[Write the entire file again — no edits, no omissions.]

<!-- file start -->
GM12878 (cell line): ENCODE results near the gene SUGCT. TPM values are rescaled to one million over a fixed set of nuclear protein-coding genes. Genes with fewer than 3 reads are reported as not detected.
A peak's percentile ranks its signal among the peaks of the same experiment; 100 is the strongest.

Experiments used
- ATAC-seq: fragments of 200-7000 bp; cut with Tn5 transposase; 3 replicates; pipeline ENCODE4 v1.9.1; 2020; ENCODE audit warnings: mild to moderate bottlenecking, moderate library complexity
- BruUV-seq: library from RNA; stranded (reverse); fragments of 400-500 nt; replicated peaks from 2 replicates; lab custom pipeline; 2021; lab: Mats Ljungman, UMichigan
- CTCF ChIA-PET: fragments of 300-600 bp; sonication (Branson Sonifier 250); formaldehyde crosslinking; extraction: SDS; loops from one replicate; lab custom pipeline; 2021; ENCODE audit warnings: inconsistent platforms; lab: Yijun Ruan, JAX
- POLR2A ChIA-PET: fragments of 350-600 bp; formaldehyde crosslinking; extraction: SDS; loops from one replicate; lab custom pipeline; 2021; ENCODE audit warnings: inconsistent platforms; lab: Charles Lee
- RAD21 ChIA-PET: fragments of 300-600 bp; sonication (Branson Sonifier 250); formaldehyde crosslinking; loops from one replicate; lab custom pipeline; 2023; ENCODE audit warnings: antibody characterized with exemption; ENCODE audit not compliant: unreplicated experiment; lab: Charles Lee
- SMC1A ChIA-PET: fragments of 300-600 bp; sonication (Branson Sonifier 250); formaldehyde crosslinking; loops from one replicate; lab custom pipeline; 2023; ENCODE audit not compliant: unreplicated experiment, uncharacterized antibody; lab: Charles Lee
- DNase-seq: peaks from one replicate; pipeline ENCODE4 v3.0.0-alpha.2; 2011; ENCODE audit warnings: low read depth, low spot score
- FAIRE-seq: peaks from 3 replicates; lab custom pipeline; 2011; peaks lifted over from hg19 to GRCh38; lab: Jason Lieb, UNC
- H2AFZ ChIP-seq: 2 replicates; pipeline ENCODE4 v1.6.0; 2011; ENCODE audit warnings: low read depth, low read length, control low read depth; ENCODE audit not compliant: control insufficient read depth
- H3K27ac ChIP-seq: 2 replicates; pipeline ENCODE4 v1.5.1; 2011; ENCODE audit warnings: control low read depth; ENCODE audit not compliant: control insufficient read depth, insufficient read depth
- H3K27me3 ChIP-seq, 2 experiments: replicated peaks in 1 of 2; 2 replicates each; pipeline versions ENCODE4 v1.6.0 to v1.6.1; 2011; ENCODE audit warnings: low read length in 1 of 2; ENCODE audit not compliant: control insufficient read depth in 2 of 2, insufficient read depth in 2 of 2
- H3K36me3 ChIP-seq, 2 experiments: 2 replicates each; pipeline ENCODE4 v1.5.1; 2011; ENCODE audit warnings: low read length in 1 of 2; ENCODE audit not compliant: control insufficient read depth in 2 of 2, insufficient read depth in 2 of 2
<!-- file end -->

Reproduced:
GM12878 (cell line): ENCODE results near the gene SUGCT. TPM values are rescaled to one million over a fixed set of nuclear protein-coding genes. Genes with fewer than 3 reads are reported as not detected.
A peak's percentile ranks its signal among the peaks of the same experiment; 100 is the strongest.

Experiments used
- ATAC-seq: fragments of 200-7000 bp; cut with Tn5 transposase; 3 replicates; pipeline ENCODE4 v1.9.1; 2020; ENCODE audit warnings: mild to moderate bottlenecking, moderate library complexity
- BruUV-seq: library from RNA; stranded (reverse); fragments of 400-500 nt; replicated peaks from 2 replicates; lab custom pipeline; 2021; lab: Mats Ljungman, UMichigan
- CTCF ChIA-PET: fragments of 300-600 bp; sonication (Branson Sonifier 250); formaldehyde crosslinking; extraction: SDS; loops from one replicate; lab custom pipeline; 2021; ENCODE audit warnings: inconsistent platforms; lab: Yijun Ruan, JAX
- POLR2A ChIA-PET: fragments of 350-600 bp; formaldehyde crosslinking; extraction: SDS; loops from one replicate; lab custom pipeline; 2021; ENCODE audit warnings: inconsistent platforms; lab: Charles Lee
- RAD21 ChIA-PET: fragments of 300-600 bp; sonication (Branson Sonifier 250); formaldehyde crosslinking; loops from one replicate; lab custom pipeline; 2023; ENCODE audit warnings: antibody characterized with exemption; ENCODE audit not compliant: unreplicated experiment; lab: Charles Lee
- SMC1A ChIA-PET: fragments of 300-600 bp; sonication (Branson Sonifier 250); formaldehyde crosslinking; loops from one replicate; lab custom pipeline; 2023; ENCODE audit not compliant: unreplicated experiment, uncharacterized antibody; lab: Charles Lee
- DNase-seq: peaks from one replicate; pipeline ENCODE4 v3.0.0-alpha.2; 2011; ENCODE audit warnings: low read depth, low spot score
- FAIRE-seq: peaks from 3 replicates; lab custom pipeline; 2011; peaks lifted over from hg19 to GRCh38; lab: Jason Lieb, UNC
- H2AFZ ChIP-seq: 2 replicates; pipeline ENCODE4 v1.6.0; 2011; ENCODE audit warnings: low read depth, low read length, control low read depth; ENCODE audit not compliant: control insufficient read depth
- H3K27ac ChIP-seq: 2 replicates; pipeline ENCODE4 v1.5.1; 2011; ENCODE audit warnings: control low read depth; ENCODE audit not compliant: control insufficient read depth, insufficient read depth
- H3K27me3 ChIP-seq, 2 experiments: replicated peaks in 1 of 2; 2 replicates each; pipeline versions ENCODE4 v1.6.0 to v1.6.1; 2011; ENCODE audit warnings: low read length in 1 of 2; ENCODE audit not compliant: control insufficient read depth in 2 of 2, insufficient read depth in 2 of 2
- H3K36me3 ChIP-seq, 2 experiments: 2 replicates each; pipeline ENCODE4 v1.5.1; 2011; ENCODE audit warnings: low read length in 1 of 2; ENCODE audit not compliant: control insufficient read depth in 2 of 2, insufficient read depth in 2 of 2